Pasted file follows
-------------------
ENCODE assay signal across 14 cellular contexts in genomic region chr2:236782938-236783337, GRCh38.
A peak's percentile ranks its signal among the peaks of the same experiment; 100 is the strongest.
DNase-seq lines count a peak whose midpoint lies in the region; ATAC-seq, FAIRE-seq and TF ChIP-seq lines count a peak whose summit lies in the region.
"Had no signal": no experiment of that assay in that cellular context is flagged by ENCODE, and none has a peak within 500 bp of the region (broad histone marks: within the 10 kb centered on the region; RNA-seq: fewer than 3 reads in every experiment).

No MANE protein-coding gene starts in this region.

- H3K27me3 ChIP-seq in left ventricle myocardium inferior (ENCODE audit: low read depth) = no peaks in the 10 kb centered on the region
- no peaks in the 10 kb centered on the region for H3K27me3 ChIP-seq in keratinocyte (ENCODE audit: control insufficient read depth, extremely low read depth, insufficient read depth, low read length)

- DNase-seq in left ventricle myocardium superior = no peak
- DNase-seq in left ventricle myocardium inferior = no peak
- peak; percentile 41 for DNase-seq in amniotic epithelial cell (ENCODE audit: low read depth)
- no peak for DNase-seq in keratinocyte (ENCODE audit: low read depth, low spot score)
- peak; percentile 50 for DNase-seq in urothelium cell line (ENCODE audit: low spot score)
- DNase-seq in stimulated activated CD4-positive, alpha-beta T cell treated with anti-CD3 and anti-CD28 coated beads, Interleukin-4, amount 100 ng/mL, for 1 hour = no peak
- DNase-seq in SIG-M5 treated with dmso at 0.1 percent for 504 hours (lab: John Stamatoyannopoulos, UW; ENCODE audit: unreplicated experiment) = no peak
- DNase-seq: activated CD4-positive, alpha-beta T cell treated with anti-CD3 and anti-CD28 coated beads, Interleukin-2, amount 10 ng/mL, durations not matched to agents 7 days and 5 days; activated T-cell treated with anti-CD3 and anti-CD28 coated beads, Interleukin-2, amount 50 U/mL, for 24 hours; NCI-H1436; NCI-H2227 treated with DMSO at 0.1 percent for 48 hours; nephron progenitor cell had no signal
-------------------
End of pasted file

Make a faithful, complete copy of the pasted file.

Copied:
ENCODE assay signal across 14 cellular contexts in genomic region chr2:236782938-236783337, GRCh38.
A peak's percentile ranks its signal among the peaks of the same experiment; 100 is the strongest.
DNase-seq lines count a peak whose midpoint lies in the region; ATAC-seq, FAIRE-seq and TF ChIP-seq lines count a peak whose summit lies in the region.
"Had no signal": no experiment of that assay in that cellular context is flagged by ENCODE, and none has a peak within 500 bp of the region (broad histone marks: within the 10 kb centered on the region; RNA-seq: fewer than 3 reads in every experiment).

No MANE protein-coding gene starts in this region.

- H3K27me3 ChIP-seq in left ventricle myocardium inferior (ENCODE audit: low read depth) = no peaks in the 10 kb centered on the region
- no peaks in the 10 kb centered on the region for H3K27me3 ChIP-seq in keratinocyte (ENCODE audit: control insufficient read depth, extremely low read depth, insufficient read depth, low read length)

- DNase-seq in left ventricle myocardium superior = no peak
- DNase-seq in left ventricle myocardium inferior = no peak
- peak; percentile 41 for DNase-seq in amniotic epithelial cell (ENCODE audit: low read depth)
- no peak for DNase-seq in keratinocyte (ENCODE audit: low read depth, low spot score)
- peak; percentile 50 for DNase-seq in urothelium cell line (ENCODE audit: low spot score)
- DNase-seq in stimulated activated CD4-positive, alpha-beta T cell treated with anti-CD3 and anti-CD28 coated beads, Interleukin-4, amount 100 ng/mL, for 1 hour = no peak
- DNase-seq in SIG-M5 treated with dmso at 0.1 percent for 504 hours (lab: John Stamatoyannopoulos, UW; ENCODE audit: unreplicated experiment) = no peak
- DNase-seq: activated CD4-positive, alpha-beta T cell treated with anti-CD3 and anti-CD28 coated beads, Interleukin-2, amount 10 ng/mL, durations not matched to agents 7 days and 5 days; activated T-cell treated with anti-CD3 and anti-CD28 coated beads, Interleukin-2, amount 50 U/mL, for 24 hours; NCI-H1436; NCI-H2227 treated with DMSO at 0.1 percent for 48 hours; nephron progenitor cell had no signal